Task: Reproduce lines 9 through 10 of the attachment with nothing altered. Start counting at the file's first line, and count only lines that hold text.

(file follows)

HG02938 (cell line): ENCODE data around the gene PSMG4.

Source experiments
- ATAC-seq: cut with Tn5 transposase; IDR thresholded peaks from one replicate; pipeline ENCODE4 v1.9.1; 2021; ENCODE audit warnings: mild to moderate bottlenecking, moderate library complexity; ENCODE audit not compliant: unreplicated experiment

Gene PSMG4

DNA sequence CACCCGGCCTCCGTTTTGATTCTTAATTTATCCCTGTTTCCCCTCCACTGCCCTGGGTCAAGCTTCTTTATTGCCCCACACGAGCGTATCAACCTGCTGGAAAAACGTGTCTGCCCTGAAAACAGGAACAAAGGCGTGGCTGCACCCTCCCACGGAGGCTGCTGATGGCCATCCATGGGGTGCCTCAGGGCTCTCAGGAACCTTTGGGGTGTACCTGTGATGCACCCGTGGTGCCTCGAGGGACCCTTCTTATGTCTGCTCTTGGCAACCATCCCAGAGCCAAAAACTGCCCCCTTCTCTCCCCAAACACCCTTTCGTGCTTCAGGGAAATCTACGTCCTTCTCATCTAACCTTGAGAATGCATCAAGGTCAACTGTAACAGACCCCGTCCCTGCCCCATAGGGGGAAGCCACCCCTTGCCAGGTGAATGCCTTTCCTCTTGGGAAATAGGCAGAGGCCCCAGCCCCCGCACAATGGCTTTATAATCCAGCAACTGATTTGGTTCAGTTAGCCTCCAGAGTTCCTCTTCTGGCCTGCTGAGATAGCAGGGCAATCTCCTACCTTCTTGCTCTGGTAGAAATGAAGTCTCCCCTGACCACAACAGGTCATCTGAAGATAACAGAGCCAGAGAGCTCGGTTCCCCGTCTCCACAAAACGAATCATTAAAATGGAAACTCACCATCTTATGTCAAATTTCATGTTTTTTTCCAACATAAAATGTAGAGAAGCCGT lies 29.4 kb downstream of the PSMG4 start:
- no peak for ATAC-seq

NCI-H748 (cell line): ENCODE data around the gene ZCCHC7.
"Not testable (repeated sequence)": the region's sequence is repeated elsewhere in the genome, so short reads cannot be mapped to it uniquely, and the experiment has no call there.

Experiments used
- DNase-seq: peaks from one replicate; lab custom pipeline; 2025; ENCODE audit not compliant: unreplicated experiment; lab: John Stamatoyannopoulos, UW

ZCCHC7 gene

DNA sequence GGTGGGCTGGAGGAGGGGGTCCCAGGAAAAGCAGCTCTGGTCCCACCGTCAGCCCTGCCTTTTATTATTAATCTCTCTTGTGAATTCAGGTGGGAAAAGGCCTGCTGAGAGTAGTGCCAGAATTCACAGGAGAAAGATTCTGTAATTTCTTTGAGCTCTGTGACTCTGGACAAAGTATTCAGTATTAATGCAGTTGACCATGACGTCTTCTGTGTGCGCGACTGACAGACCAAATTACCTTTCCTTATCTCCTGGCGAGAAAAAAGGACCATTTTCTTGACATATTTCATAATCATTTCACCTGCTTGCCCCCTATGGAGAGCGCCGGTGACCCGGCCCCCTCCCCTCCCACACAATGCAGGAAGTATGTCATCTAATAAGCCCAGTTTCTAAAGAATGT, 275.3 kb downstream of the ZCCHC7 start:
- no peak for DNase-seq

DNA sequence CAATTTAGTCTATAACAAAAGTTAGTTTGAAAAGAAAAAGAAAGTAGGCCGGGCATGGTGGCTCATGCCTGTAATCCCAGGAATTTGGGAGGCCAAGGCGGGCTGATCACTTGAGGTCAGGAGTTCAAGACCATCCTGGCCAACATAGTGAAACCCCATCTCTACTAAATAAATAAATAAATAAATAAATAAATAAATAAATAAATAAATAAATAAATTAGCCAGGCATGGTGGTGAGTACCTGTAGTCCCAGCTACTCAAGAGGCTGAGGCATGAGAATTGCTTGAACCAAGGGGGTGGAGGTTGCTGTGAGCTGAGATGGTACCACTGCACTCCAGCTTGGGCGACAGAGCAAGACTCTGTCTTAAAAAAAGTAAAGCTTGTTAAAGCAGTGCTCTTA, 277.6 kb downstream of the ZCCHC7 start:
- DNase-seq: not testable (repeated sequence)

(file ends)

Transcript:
Experiments used
- DNase-seq: peaks from one replicate; lab custom pipeline; 2025; ENCODE audit not compliant: unreplicated experiment; lab: John Stamatoyannopoulos, UW